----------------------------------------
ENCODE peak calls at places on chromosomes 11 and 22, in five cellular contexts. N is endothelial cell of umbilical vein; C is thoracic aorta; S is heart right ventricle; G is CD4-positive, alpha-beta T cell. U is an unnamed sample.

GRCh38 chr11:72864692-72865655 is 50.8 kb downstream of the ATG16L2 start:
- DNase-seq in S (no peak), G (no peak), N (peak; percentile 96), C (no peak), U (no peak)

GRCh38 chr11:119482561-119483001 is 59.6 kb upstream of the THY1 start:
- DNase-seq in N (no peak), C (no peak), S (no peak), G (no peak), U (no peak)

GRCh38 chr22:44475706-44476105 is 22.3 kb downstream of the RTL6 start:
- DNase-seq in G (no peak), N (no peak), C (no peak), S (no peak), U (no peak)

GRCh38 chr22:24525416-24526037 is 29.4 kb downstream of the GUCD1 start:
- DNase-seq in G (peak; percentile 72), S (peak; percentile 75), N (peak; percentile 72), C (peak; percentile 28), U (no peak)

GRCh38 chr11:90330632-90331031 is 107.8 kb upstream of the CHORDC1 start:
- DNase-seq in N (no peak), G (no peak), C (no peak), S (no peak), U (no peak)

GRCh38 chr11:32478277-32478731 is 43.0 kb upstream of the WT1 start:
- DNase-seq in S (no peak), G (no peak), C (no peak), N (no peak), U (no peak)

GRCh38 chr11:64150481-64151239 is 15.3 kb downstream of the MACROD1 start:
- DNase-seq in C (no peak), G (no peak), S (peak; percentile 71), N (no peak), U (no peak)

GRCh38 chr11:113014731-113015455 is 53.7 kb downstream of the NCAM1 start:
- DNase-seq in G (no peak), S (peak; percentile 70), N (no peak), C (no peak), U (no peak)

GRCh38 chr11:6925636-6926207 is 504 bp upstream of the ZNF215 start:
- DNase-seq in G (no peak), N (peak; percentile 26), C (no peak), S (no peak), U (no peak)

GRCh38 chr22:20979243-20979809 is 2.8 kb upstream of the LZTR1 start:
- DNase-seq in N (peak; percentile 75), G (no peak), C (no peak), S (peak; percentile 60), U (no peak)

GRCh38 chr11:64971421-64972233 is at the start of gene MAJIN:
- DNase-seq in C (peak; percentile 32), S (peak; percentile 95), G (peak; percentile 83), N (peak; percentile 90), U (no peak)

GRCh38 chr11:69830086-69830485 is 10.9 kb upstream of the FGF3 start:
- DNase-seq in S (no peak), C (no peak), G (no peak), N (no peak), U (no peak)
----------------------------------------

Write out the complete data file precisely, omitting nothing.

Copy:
ENCODE peak calls at places on chromosomes 11 and 22, in five cellular contexts. N is endothelial cell of umbilical vein; C is thoracic aorta; S is heart right ventricle; G is CD4-positive, alpha-beta T cell. U is an unnamed sample.

GRCh38 chr11:72864692-72865655 is 50.8 kb downstream of the ATG16L2 start:
- DNase-seq in S (no peak), G (no peak), N (peak; percentile 96), C (no peak), U (no peak)

GRCh38 chr11:119482561-119483001 is 59.6 kb upstream of the THY1 start:
- DNase-seq in N (no peak), C (no peak), S (no peak), G (no peak), U (no peak)

GRCh38 chr22:44475706-44476105 is 22.3 kb downstream of the RTL6 start:
- DNase-seq in G (no peak), N (no peak), C (no peak), S (no peak), U (no peak)

GRCh38 chr22:24525416-24526037 is 29.4 kb downstream of the GUCD1 start:
- DNase-seq in G (peak; percentile 72), S (peak; percentile 75), N (peak; percentile 72), C (peak; percentile 28), U (no peak)

GRCh38 chr11:90330632-90331031 is 107.8 kb upstream of the CHORDC1 start:
- DNase-seq in N (no peak), G (no peak), C (no peak), S (no peak), U (no peak)

GRCh38 chr11:32478277-32478731 is 43.0 kb upstream of the WT1 start:
- DNase-seq in S (no peak), G (no peak), C (no peak), N (no peak), U (no peak)

GRCh38 chr11:64150481-64151239 is 15.3 kb downstream of the MACROD1 start:
- DNase-seq in C (no peak), G (no peak), S (peak; percentile 71), N (no peak), U (no peak)

GRCh38 chr11:113014731-113015455 is 53.7 kb downstream of the NCAM1 start:
- DNase-seq in G (no peak), S (peak; percentile 70), N (no peak), C (no peak), U (no peak)

GRCh38 chr11:6925636-6926207 is 504 bp upstream of the ZNF215 start:
- DNase-seq in G (no peak), N (peak; percentile 26), C (no peak), S (no peak), U (no peak)

GRCh38 chr22:20979243-20979809 is 2.8 kb upstream of the LZTR1 start:
- DNase-seq in N (peak; percentile 75), G (no peak), C (no peak), S (peak; percentile 60), U (no peak)

GRCh38 chr11:64971421-64972233 is at the start of gene MAJIN:
- DNase-seq in C (peak; percentile 32), S (peak; percentile 95), G (peak; percentile 83), N (peak; percentile 90), U (no peak)

GRCh38 chr11:69830086-69830485 is 10.9 kb upstream of the FGF3 start:
- DNase-seq in S (no peak), C (no peak), G (no peak), N (no peak), U (no peak)